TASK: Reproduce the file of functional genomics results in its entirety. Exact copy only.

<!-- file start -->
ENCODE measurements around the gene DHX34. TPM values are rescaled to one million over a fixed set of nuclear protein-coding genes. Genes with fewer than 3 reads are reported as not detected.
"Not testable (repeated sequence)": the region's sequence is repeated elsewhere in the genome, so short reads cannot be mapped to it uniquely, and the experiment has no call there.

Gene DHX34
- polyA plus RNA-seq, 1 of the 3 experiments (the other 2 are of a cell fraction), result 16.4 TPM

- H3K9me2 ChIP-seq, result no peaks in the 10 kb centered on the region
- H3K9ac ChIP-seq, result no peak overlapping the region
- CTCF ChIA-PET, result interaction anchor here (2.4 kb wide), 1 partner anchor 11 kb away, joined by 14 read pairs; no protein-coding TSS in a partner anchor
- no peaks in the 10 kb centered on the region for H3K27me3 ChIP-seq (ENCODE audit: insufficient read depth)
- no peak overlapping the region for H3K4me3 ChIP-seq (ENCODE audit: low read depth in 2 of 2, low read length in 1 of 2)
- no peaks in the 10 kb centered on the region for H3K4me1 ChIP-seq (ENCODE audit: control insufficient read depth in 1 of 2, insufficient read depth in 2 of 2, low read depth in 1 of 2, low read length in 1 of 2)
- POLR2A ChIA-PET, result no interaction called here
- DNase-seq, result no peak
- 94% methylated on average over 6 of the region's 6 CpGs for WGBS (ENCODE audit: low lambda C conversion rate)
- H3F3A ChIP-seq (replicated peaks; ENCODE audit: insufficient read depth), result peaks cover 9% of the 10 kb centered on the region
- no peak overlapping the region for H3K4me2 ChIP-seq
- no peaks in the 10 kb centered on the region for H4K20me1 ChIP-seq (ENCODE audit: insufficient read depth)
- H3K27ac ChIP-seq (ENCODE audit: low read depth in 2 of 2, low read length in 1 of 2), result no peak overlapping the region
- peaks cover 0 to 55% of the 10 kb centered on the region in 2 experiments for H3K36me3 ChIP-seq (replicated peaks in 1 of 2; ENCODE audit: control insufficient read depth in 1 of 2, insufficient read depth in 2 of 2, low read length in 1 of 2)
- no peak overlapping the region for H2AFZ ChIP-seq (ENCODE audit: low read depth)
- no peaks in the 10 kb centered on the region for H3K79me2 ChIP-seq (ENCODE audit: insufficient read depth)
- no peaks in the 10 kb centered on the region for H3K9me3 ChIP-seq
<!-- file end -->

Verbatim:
ENCODE measurements around the gene DHX34. TPM values are rescaled to one million over a fixed set of nuclear protein-coding genes. Genes with fewer than 3 reads are reported as not detected.
"Not testable (repeated sequence)": the region's sequence is repeated elsewhere in the genome, so short reads cannot be mapped to it uniquely, and the experiment has no call there.

Gene DHX34
- polyA plus RNA-seq, 1 of the 3 experiments (the other 2 are of a cell fraction), result 16.4 TPM

- H3K9me2 ChIP-seq, result no peaks in the 10 kb centered on the region
- H3K9ac ChIP-seq, result no peak overlapping the region
- CTCF ChIA-PET, result interaction anchor here (2.4 kb wide), 1 partner anchor 11 kb away, joined by 14 read pairs; no protein-coding TSS in a partner anchor
- no peaks in the 10 kb centered on the region for H3K27me3 ChIP-seq (ENCODE audit: insufficient read depth)
- no peak overlapping the region for H3K4me3 ChIP-seq (ENCODE audit: low read depth in 2 of 2, low read length in 1 of 2)
- no peaks in the 10 kb centered on the region for H3K4me1 ChIP-seq (ENCODE audit: control insufficient read depth in 1 of 2, insufficient read depth in 2 of 2, low read depth in 1 of 2, low read length in 1 of 2)
- POLR2A ChIA-PET, result no interaction called here
- DNase-seq, result no peak
- 94% methylated on average over 6 of the region's 6 CpGs for WGBS (ENCODE audit: low lambda C conversion rate)
- H3F3A ChIP-seq (replicated peaks; ENCODE audit: insufficient read depth), result peaks cover 9% of the 10 kb centered on the region
- no peak overlapping the region for H3K4me2 ChIP-seq
- no peaks in the 10 kb centered on the region for H4K20me1 ChIP-seq (ENCODE audit: insufficient read depth)
- H3K27ac ChIP-seq (ENCODE audit: low read depth in 2 of 2, low read length in 1 of 2), result no peak overlapping the region
- peaks cover 0 to 55% of the 10 kb centered on the region in 2 experiments for H3K36me3 ChIP-seq (replicated peaks in 1 of 2; ENCODE audit: control insufficient read depth in 1 of 2, insufficient read depth in 2 of 2, low read length in 1 of 2)
- no peak overlapping the region for H2AFZ ChIP-seq (ENCODE audit: low read depth)
- no peaks in the 10 kb centered on the region for H3K79me2 ChIP-seq (ENCODE audit: insufficient read depth)
- no peaks in the 10 kb centered on the region for H3K9me3 ChIP-seq